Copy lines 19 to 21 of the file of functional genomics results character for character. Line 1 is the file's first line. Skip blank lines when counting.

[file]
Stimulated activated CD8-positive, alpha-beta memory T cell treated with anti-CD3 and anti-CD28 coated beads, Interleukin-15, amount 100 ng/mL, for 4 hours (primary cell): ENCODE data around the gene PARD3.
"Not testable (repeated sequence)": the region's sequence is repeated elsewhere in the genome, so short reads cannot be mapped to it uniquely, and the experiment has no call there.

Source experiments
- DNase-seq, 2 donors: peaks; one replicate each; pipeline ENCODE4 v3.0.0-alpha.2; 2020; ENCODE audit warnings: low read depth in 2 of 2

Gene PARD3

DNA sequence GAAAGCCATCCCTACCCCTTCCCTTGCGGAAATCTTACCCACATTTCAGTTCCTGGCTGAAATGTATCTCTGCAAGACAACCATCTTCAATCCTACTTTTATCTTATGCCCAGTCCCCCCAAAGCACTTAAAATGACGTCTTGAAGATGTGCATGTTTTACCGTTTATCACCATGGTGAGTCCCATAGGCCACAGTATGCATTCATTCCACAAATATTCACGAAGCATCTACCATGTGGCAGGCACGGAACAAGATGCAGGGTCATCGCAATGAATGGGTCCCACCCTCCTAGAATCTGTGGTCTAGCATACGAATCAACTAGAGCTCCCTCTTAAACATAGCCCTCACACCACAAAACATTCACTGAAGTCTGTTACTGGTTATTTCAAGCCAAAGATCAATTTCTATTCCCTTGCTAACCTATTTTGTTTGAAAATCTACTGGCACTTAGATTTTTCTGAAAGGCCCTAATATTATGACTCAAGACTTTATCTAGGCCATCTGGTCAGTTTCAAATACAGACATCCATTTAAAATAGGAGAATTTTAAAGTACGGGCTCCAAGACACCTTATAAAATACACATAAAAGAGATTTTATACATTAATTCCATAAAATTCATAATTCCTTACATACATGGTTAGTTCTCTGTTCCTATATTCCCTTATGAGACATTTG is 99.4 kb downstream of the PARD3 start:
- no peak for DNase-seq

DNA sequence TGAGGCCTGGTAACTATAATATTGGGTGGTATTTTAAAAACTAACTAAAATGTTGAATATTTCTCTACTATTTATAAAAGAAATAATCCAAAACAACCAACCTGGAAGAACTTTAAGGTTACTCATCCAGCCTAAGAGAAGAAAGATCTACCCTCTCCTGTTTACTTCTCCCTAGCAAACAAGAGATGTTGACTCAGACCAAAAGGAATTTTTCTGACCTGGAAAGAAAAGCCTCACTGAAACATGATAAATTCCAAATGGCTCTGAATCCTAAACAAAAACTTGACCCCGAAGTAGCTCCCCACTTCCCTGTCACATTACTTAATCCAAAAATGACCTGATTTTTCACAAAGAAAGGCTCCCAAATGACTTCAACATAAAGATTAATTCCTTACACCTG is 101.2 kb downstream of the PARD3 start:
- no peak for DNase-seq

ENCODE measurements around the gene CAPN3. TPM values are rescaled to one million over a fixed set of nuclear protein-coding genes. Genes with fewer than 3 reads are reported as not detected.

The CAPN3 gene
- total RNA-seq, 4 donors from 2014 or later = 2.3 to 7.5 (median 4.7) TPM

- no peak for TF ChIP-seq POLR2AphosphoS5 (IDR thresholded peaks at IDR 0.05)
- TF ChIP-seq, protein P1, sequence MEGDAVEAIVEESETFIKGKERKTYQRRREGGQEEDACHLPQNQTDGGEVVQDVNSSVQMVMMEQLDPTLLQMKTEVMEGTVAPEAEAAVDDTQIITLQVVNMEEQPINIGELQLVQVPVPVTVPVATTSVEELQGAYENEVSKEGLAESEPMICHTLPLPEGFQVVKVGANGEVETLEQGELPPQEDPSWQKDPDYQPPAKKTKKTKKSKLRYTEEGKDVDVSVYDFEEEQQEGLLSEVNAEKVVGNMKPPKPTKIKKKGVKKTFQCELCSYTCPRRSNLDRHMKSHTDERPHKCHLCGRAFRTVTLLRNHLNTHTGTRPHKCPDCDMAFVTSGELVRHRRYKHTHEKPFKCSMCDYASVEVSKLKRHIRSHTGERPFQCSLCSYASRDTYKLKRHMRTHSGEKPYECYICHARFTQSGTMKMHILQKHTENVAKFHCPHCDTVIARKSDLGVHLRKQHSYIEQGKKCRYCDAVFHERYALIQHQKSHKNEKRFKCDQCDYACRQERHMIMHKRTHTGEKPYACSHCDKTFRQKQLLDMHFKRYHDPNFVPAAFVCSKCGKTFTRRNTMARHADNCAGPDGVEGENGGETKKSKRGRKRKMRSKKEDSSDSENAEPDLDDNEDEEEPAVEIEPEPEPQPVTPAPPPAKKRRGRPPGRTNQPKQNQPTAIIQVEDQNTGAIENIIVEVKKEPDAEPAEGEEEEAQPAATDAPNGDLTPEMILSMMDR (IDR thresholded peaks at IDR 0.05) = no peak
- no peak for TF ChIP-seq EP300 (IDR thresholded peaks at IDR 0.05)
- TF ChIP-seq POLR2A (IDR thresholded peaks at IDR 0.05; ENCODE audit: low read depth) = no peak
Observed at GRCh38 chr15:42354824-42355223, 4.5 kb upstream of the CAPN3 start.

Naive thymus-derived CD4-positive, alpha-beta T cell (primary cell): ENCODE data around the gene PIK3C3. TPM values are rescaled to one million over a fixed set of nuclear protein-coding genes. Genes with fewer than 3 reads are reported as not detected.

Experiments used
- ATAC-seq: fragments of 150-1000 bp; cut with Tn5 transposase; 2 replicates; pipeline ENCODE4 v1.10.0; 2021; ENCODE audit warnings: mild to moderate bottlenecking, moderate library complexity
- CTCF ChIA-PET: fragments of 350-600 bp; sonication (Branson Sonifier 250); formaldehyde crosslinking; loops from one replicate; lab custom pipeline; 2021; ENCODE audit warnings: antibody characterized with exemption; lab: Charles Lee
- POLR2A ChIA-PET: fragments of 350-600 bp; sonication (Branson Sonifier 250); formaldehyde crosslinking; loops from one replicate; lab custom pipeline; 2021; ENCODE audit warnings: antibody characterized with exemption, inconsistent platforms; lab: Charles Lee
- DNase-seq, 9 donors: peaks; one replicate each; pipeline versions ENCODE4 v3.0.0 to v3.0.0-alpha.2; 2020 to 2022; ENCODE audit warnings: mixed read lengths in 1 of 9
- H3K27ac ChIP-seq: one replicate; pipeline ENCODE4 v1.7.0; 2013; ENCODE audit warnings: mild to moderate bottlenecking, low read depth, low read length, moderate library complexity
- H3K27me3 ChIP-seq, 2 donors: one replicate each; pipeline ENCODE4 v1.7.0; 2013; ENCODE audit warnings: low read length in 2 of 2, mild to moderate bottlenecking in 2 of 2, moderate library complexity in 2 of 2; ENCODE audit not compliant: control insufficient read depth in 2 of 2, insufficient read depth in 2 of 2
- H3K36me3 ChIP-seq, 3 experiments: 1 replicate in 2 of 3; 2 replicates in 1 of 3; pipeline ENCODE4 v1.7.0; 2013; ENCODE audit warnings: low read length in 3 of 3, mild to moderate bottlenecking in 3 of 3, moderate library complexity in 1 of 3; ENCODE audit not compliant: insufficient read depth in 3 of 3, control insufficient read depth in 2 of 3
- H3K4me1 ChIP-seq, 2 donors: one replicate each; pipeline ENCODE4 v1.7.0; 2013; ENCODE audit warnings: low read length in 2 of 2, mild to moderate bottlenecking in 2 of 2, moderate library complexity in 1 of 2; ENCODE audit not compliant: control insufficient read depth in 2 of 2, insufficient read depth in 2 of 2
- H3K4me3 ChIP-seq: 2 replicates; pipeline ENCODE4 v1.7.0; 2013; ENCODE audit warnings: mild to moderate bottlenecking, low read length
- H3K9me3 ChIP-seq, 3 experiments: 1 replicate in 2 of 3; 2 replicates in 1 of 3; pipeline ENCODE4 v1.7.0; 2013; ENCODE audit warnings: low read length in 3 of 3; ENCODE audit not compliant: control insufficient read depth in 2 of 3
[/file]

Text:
Experiments used
- ATAC-seq: fragments of 150-1000 bp; cut with Tn5 transposase; 2 replicates; pipeline ENCODE4 v1.10.0; 2021; ENCODE audit warnings: mild to moderate bottlenecking, moderate library complexity
- CTCF ChIA-PET: fragments of 350-600 bp; sonication (Branson Sonifier 250); formaldehyde crosslinking; loops from one replicate; lab custom pipeline; 2021; ENCODE audit warnings: antibody characterized with exemption; lab: Charles Lee